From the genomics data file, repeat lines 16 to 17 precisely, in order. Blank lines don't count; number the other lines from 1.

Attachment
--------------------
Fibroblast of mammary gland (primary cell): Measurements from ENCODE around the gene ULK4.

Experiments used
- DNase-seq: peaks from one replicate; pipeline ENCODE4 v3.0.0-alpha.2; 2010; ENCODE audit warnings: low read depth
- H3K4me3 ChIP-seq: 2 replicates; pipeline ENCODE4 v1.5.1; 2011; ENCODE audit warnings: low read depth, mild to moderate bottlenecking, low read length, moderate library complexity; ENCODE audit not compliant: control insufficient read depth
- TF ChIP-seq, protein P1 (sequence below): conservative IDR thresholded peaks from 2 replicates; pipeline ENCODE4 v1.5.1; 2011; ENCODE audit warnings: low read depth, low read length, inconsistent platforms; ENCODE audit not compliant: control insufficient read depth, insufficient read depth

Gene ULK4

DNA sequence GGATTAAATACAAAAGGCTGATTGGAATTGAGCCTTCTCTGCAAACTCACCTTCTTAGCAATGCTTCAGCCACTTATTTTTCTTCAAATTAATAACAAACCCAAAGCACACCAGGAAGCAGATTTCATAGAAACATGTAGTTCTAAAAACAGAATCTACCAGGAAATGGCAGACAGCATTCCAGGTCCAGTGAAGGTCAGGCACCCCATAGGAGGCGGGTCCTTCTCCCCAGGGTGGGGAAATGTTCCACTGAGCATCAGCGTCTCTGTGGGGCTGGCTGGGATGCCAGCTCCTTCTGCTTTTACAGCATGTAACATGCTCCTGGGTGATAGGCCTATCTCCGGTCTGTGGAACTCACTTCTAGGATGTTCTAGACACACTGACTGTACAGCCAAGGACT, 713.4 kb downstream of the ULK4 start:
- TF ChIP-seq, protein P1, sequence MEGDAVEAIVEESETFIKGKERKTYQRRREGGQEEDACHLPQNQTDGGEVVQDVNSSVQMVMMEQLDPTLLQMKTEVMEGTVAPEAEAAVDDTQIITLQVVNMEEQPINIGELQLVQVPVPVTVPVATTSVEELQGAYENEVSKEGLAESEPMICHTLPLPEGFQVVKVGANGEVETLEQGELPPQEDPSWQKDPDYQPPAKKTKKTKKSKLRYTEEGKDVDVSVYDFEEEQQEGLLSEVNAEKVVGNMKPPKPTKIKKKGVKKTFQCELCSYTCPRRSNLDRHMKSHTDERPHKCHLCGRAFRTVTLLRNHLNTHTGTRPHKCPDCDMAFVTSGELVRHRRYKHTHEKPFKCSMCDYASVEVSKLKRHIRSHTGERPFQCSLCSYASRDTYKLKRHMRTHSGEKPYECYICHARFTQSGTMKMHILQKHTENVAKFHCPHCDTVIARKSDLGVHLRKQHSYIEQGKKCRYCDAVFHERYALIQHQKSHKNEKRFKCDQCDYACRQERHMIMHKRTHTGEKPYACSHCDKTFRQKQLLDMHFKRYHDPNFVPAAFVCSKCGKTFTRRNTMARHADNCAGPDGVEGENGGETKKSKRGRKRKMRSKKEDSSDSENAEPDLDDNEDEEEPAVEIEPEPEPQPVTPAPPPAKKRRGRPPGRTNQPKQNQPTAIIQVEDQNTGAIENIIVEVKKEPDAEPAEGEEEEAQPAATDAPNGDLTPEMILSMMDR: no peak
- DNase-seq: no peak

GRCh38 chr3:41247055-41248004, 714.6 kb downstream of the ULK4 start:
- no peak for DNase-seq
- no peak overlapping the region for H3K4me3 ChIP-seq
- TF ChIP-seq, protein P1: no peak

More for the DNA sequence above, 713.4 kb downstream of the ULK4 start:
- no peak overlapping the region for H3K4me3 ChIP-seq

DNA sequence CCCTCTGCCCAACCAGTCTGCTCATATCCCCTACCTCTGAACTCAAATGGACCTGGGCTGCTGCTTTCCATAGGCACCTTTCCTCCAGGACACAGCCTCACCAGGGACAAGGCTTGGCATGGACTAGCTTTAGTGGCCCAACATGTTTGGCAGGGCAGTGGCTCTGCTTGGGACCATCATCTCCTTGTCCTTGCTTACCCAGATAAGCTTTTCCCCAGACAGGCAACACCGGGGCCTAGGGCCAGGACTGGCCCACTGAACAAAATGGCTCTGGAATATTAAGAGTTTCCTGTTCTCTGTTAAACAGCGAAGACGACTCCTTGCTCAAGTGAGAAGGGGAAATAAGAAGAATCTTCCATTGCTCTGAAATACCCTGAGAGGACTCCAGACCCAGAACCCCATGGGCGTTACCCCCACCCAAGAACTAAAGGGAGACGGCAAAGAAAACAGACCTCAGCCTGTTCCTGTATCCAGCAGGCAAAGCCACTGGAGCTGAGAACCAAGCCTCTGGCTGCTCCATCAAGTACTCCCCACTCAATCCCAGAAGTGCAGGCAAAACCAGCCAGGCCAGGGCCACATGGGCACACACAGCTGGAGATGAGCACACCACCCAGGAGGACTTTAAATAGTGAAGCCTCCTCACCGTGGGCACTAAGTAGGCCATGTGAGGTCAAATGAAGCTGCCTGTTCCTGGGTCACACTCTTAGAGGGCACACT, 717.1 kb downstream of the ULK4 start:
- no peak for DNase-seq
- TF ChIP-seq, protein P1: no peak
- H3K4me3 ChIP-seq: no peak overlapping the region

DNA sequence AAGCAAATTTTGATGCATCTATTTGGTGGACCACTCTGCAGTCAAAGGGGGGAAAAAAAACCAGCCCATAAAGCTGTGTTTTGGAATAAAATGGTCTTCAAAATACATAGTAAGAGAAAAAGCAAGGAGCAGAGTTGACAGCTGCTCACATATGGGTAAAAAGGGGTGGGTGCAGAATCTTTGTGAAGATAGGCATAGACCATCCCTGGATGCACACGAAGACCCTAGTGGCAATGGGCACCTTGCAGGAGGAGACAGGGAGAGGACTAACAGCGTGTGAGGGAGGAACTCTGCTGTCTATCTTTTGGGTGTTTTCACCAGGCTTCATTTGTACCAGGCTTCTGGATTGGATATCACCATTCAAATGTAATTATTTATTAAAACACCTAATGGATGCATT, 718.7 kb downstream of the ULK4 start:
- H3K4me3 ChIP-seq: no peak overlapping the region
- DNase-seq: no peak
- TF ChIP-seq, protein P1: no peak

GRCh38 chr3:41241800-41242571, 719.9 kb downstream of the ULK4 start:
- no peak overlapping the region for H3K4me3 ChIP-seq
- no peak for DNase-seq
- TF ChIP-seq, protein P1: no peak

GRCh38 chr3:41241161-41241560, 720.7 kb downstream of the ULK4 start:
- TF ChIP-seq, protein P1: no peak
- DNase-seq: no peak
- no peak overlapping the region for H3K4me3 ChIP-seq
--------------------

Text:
DNA sequence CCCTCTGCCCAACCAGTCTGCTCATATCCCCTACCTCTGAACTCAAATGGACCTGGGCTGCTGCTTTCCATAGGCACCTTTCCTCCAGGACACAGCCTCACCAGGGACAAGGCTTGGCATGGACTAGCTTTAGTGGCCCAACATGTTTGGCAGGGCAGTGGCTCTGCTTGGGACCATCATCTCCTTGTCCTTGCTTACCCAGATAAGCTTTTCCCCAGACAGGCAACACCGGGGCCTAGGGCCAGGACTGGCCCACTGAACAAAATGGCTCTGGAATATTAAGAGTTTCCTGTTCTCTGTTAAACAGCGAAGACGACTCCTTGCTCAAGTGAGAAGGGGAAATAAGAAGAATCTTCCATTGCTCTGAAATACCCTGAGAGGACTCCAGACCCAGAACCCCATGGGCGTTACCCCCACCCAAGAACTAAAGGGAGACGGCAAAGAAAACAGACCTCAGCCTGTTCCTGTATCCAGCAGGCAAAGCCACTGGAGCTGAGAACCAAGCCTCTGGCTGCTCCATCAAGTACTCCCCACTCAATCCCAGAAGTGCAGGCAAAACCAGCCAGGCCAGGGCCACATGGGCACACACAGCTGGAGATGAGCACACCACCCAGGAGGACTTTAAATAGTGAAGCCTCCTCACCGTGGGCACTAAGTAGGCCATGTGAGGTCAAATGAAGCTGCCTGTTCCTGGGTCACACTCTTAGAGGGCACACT, 717.1 kb downstream of the ULK4 start:
- no peak for DNase-seq